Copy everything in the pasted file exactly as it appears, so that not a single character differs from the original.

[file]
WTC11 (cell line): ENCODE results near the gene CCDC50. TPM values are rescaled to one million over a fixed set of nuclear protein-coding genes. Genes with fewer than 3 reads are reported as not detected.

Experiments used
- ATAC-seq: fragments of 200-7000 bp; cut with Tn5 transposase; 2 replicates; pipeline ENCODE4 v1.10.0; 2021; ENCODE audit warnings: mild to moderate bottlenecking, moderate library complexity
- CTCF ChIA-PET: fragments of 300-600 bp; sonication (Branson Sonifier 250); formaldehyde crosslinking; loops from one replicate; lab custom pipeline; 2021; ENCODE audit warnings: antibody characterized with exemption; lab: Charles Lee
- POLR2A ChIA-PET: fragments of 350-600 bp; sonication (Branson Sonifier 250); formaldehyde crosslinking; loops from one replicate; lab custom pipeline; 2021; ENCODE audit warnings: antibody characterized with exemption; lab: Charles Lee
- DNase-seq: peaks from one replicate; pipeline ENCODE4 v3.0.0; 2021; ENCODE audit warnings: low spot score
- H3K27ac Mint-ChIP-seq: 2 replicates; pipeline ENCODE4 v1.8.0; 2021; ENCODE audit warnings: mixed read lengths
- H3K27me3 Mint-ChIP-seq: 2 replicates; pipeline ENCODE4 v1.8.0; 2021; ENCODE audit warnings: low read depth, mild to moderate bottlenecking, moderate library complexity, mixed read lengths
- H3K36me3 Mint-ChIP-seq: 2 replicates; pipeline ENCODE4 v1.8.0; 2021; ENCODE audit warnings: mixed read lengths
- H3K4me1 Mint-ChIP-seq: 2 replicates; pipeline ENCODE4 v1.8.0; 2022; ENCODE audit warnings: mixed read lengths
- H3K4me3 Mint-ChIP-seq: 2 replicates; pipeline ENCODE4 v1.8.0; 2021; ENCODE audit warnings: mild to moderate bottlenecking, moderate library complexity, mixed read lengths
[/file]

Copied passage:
WTC11 (cell line): ENCODE results near the gene CCDC50. TPM values are rescaled to one million over a fixed set of nuclear protein-coding genes. Genes with fewer than 3 reads are reported as not detected.

Experiments used
- ATAC-seq: fragments of 200-7000 bp; cut with Tn5 transposase; 2 replicates; pipeline ENCODE4 v1.10.0; 2021; ENCODE audit warnings: mild to moderate bottlenecking, moderate library complexity
- CTCF ChIA-PET: fragments of 300-600 bp; sonication (Branson Sonifier 250); formaldehyde crosslinking; loops from one replicate; lab custom pipeline; 2021; ENCODE audit warnings: antibody characterized with exemption; lab: Charles Lee
- POLR2A ChIA-PET: fragments of 350-600 bp; sonication (Branson Sonifier 250); formaldehyde crosslinking; loops from one replicate; lab custom pipeline; 2021; ENCODE audit warnings: antibody characterized with exemption; lab: Charles Lee
- DNase-seq: peaks from one replicate; pipeline ENCODE4 v3.0.0; 2021; ENCODE audit warnings: low spot score
- H3K27ac Mint-ChIP-seq: 2 replicates; pipeline ENCODE4 v1.8.0; 2021; ENCODE audit warnings: mixed read lengths
- H3K27me3 Mint-ChIP-seq: 2 replicates; pipeline ENCODE4 v1.8.0; 2021; ENCODE audit warnings: low read depth, mild to moderate bottlenecking, moderate library complexity, mixed read lengths
- H3K36me3 Mint-ChIP-seq: 2 replicates; pipeline ENCODE4 v1.8.0; 2021; ENCODE audit warnings: mixed read lengths
- H3K4me1 Mint-ChIP-seq: 2 replicates; pipeline ENCODE4 v1.8.0; 2022; ENCODE audit warnings: mixed read lengths
- H3K4me3 Mint-ChIP-seq: 2 replicates; pipeline ENCODE4 v1.8.0; 2021; ENCODE audit warnings: mild to moderate bottlenecking, moderate library complexity, mixed read lengths